Aminophylline stability

Initial concentrations of APN in 20% mannitol (pH 10-11) were measured at 1.01 mg/mL, values that were closer to the calculated 0.96 mg/mL at initial mixing. After 20 h, APN concentrations in these solutions decreased to 0.80 mg/mL. In solutions of 0.9% NaCl (pH 10-11), initial APN concentrations were 0.96 mg/mL whereas after 20 h the APN concentrations dropped to 0.93 mg/ mL. These results showed that APN was stable in both parenteral solutions at pH 10-11.

In solutions of 20% mannitol (pH 6.5-7.5), APN showed initial concentrations of 0.9 mg/mL compared with 0.85 mg/mL after 20 h. APN in 0.9% NaCl (pH 6.5- 7.5) showed initial concentrations of 0.99 mg/mL whereas after 20 h the concentration was 0.92 mg/mL. These results show that APN is stable in both solutions at neutral pH.

Stability of furosemide and aminophylline admixtures

At a pH of 10-11, APN in the presence of FSM, in both 0.9% NaCl and 20% mannitol solutions, showed an increase in initial concentrations and also after 20 h. This increase could be attributed to the contribution of a minor absorbance of FSM at the same wavelength used to detect APN (λ = 275 nm), hampering an accurate determination of APN stability in the presence of FSM using a spectrophotometer. Therefore, FSM stability was examined in samples containing FSM and APN combined in either the mannitol or NaCl solutions (both at pH 10-11) and analyzed after initial preparation and after 20 h storage by HPLC. Although peak retention times for APN were consistent either alone or combined with FSM, as an admixture, APN stability could not be verified by concentration using HPLC. This was because FSM contributed to the absorbance values in the wavelength used to detect APN, consistently yielding higher concentrations for APN than the calculated amount. The results were compared to the absorbance readings of the standards and for the individual drugs immediately after preparation and after 20 h.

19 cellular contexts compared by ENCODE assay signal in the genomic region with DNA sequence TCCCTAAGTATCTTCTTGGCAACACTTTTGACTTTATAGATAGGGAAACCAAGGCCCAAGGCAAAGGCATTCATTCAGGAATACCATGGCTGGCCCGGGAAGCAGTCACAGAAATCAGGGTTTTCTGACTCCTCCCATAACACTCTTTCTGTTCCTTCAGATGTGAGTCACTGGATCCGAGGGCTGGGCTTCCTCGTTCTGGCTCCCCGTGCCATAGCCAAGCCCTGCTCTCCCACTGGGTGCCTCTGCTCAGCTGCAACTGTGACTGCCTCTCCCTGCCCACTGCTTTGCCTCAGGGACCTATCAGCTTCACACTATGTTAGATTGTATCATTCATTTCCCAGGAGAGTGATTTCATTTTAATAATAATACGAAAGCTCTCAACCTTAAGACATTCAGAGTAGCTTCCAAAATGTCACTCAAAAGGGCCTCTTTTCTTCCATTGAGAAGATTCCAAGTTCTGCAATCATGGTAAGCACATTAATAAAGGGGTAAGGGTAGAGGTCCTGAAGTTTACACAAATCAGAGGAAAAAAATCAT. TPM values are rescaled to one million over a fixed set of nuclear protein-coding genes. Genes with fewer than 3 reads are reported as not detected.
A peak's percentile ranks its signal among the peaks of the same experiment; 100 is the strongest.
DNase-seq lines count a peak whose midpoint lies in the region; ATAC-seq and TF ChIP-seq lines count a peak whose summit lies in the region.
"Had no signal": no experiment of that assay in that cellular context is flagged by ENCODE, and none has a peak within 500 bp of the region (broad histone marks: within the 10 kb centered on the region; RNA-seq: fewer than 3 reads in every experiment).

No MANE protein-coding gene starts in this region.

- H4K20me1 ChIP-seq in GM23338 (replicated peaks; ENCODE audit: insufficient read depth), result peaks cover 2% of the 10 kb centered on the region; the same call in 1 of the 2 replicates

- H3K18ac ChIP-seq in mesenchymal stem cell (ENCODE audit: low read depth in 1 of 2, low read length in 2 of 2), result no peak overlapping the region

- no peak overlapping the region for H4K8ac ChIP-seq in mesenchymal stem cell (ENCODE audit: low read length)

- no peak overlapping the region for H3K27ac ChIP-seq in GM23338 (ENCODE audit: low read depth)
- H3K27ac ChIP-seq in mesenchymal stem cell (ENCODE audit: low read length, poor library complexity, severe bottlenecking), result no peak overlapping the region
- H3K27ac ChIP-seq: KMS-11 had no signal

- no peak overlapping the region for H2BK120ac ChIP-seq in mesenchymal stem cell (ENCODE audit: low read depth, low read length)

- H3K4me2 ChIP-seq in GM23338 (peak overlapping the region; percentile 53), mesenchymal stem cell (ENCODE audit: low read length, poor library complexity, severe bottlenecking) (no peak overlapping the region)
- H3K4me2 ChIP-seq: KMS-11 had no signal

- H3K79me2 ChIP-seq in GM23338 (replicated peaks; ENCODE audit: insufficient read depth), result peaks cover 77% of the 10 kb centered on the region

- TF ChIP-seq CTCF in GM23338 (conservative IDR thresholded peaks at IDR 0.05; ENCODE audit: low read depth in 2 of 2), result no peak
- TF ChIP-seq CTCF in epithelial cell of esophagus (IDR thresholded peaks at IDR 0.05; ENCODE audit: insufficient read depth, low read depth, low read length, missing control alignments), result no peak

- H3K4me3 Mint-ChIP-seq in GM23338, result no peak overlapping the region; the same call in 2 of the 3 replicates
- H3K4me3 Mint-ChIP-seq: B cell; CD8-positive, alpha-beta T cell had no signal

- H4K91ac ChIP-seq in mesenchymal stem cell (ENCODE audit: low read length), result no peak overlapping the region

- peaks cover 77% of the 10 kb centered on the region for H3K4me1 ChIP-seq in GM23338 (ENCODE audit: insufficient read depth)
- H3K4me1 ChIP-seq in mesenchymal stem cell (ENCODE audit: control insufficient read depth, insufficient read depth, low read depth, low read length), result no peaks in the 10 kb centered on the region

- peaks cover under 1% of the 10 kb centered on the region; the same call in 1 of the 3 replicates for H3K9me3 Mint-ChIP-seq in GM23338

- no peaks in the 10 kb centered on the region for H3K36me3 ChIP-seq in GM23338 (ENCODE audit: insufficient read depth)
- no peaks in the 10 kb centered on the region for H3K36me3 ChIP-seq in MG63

Immediately after mixing of FSM and APN in 20% mannitol solutions (pH 10-11) observed concentrations were 99 μg/mL for APN and 170 μg/mL for FSM, higher than the calculated addition of 96 μg/mL (APN) and 160 μg/mL (FSM), but within limits of experimental error (<10%). As an admixture of FSM and APN in 20% mannitol solutions (pH 10-11), FSM initial stability and after 20 h was similar to FSM alone in 20% mannitol. Combined with APN, similar results were observed for FSM in 0.9% NaCl solutions (pH 10-11) to those seen with the drug alone in this solution.

Ghanekar et al. (1978) examined the stability of FSM in different solutions at various concentrations of sugar and observed that increasing absorbance values correlated with changes in pH as the sugar concentrations increased. These results could be related to the increase in absorbance for FSM in mannitol in the pH 10-11 and pH 6.5-7.5 ranges observed in this study. Christensen (1983) studied the stability of FSM in oral liquid drug products and also reported a loss in stability in acidic medium and sucrose solutions.